In the days of online portfolios and LinkedIn, though, is a cover letter really necessary?
While you may think that you’re better off spending your time networking and building your brand (and you should do these things, too), including a cover letter with most job application is still an essential part of your job search and should be included with most applications (though there are a few exceptions).
Why You Should Include a Cover Letter
Including a customized cover letter every time you apply for a job is well worth the time you spend on it.
Cover letters give you extra “real estate” to sell you and your experience to the hiring manager. That one extra page is the first indication that you are truly interested in the role, and it’s your chance to shine. Including a cover letter helps your application:
- Paint a clear picture for the hiring manager of why they should interview you.
- Stand out from other applicants by using concrete examples to explain how your skills and experience make you a great fit for the role.
- Fill in the blanks with the details you can’t put on your resume, such as why you’re changing careers or how you’re inspired by the mission of a company.
The cover letter is also your chance to inject a little personality into your application in ways that your resume can’t. For example, you can explain why you feel passionately about your profession, how you got started in your career, or what it is about the company and position that excites you.
Is a Cover Letter Ever Unnecessary?
In rare cases, a cover letter won’t be necessary. However, that’s only when a job posting specifically states that you should not include a cover letter.
When that’s the case, even if you want to, don’t include a cover letter. While it means you won’t be able to give your application more depth, not following the instructions isn’t a good first impression.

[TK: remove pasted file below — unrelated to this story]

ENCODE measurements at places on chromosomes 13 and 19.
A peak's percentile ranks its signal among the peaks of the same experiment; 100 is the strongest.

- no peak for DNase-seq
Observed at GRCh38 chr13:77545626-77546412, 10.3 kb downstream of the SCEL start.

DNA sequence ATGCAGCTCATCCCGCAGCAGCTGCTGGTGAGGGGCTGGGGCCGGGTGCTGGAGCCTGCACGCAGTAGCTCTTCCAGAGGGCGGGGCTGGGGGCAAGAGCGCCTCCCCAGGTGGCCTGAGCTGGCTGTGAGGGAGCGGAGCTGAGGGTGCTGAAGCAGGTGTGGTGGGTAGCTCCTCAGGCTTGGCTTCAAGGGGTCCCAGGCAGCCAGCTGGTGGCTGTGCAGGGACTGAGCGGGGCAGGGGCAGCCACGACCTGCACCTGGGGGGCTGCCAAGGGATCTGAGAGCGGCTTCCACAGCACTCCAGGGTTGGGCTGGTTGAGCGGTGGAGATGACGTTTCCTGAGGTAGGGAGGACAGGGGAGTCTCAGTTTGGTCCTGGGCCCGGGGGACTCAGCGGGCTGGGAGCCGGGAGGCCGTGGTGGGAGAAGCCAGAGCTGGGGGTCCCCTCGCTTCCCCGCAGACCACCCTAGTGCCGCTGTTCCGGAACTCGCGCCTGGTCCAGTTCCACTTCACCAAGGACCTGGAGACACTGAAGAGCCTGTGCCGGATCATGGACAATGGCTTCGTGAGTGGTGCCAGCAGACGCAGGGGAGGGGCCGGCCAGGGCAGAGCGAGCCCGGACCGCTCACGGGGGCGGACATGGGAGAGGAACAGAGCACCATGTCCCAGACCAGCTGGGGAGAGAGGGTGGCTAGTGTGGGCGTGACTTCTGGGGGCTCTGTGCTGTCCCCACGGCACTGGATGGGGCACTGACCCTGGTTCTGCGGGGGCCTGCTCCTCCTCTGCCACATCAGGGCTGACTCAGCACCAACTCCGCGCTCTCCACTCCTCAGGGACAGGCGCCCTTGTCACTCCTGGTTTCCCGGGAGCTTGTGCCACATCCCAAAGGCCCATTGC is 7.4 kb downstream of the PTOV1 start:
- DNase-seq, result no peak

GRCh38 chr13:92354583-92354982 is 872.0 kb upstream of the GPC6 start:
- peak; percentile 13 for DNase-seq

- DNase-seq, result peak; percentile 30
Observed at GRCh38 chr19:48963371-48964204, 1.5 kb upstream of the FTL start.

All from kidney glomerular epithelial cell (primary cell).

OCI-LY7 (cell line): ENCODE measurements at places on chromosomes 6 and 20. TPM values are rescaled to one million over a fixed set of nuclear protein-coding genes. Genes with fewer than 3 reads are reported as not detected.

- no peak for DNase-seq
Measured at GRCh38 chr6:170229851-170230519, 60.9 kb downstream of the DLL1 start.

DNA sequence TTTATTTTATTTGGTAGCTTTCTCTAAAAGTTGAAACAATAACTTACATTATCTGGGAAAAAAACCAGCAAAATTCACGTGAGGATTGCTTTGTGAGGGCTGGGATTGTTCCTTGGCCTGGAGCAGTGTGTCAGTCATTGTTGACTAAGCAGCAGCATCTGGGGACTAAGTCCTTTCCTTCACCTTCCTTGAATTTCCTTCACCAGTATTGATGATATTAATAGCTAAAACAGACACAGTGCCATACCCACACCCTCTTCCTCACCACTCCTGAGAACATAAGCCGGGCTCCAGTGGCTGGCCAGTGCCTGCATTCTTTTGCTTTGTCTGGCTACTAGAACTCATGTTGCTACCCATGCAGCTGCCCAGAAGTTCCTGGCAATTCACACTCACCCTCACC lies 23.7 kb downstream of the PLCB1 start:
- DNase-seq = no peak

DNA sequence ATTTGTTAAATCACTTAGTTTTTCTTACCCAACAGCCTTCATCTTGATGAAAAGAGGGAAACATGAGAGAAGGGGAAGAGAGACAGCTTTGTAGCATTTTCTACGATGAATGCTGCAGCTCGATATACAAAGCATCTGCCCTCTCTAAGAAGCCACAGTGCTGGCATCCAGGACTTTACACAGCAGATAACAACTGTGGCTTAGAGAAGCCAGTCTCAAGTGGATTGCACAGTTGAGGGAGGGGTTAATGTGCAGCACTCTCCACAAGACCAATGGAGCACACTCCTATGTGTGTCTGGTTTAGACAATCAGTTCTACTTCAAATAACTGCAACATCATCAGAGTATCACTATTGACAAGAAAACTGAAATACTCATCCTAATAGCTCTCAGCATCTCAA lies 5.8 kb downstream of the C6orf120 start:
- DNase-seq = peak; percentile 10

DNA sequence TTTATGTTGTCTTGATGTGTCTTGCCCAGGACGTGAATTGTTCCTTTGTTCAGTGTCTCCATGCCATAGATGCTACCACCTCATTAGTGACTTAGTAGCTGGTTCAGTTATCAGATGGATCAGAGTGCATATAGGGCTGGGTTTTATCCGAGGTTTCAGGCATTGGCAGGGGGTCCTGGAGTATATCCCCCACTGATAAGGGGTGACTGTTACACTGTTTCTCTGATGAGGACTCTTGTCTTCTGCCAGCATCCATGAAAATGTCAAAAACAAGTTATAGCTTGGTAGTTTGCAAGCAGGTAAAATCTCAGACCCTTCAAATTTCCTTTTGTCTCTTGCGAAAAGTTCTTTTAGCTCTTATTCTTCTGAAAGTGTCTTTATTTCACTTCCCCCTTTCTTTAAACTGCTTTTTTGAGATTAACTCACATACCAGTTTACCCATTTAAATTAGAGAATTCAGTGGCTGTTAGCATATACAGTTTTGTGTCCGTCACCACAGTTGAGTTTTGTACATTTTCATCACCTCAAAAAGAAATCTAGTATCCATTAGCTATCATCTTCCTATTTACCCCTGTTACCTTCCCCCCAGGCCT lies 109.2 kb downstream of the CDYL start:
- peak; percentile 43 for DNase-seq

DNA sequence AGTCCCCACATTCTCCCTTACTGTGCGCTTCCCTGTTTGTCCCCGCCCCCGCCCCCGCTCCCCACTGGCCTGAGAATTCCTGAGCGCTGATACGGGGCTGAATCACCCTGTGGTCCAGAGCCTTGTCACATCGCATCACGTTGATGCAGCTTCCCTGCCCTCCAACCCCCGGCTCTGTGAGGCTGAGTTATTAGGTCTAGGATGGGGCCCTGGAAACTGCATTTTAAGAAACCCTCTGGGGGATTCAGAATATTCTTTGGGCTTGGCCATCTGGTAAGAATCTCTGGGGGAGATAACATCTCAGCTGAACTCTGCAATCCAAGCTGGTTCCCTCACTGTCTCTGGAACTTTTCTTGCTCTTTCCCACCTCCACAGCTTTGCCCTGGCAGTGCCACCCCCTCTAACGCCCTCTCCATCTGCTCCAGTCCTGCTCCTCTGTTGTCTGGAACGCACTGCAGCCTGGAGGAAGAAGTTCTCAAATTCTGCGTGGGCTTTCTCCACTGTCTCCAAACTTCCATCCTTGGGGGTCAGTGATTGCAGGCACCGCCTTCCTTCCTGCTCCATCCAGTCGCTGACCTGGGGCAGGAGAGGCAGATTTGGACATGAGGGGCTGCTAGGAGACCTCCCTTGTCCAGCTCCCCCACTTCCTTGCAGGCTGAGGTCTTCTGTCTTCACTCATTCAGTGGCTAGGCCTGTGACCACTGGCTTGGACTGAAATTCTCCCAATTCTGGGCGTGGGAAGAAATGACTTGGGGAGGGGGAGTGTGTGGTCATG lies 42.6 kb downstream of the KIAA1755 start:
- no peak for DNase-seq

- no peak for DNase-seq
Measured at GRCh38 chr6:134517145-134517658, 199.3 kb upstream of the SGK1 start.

Special Cover Letter Circumstances
That said, there may be times you run across odd circumstances that make you wonder if the employer does or doesn’t want a cover letter. Pro tip: include it anyway! If nothing else, you’re giving yourself one more opportunity to stand out to the company—in a good way!
Here’s how to include a cover letter in special circumstances.
When a Cover Letter is Optional
Sometimes job postings indicate that cover letters are optional. Or there’s a field in the online application that says something like, “Include anything else you want, like a cover letter.”
When a cover letter is optional, take the option. It’s one more opportunity for you to sell yourself to the hiring manager and paint a compelling portrait of how you’ll fit in the role and at the company.
When There’s No Place for a Cover Letter
Most companies use an applicant tracking system (ATS) to manage the recruiting process. One of the many pros of ATSs for companies is that these programs can be configured any way the company specifies. And, as you’re filling out the required fields, you may not find a required field for “cover letter.” In fact, you may not see any place to add one at all!
When that happens, though, don’t skip the cover letter. You should still include one as part of the application. And to do that, you will add the cover letter to the same file as your resume, but you’ll make the cover letter the last page of the file.
It may sound counterintuitive. After all, starting with the cover letter sounds like the right way to proceed. However, when it comes to ATSs, putting your resume first, then the cover letter, is the correct order.
The important thing to know about ATSs is that they generally give the first page of the file the most weight. It’s programmed to look for recent experiences (by parsing dates) and for relevant keywords, among other things. Generally, you don’t include dates on a cover letter, and while you can (and should) include keywords where applicable, you can’t fit in nearly as many in a cover letter as you can in a resume without resorting to keyword stuffing.
Including a cover letter is an essential part of your application, even when you’re applying through an ATS. By placing the letter last, you’re giving the ATS a chance to review and score your resume first, which is exactly what you want. However, including a cover letter also gives the human recruiter an opportunity to learn more about you.
Still Necessary and Relevant
Cover letters are still a necessary part of most job applications, and can help you land your perfect position. Use the opportunity to pitch yourself as the right match for the role with a customized cover letter every time.
Want some help creating a custom cover letter? Schedule a session with one of our coaches. They’ve got years of experience helping job seekers craft a compelling and winning cover letter that gets results.
By Rachel Pelta | March 4, 2021 | Categories: Work Remotely
Comments are closed.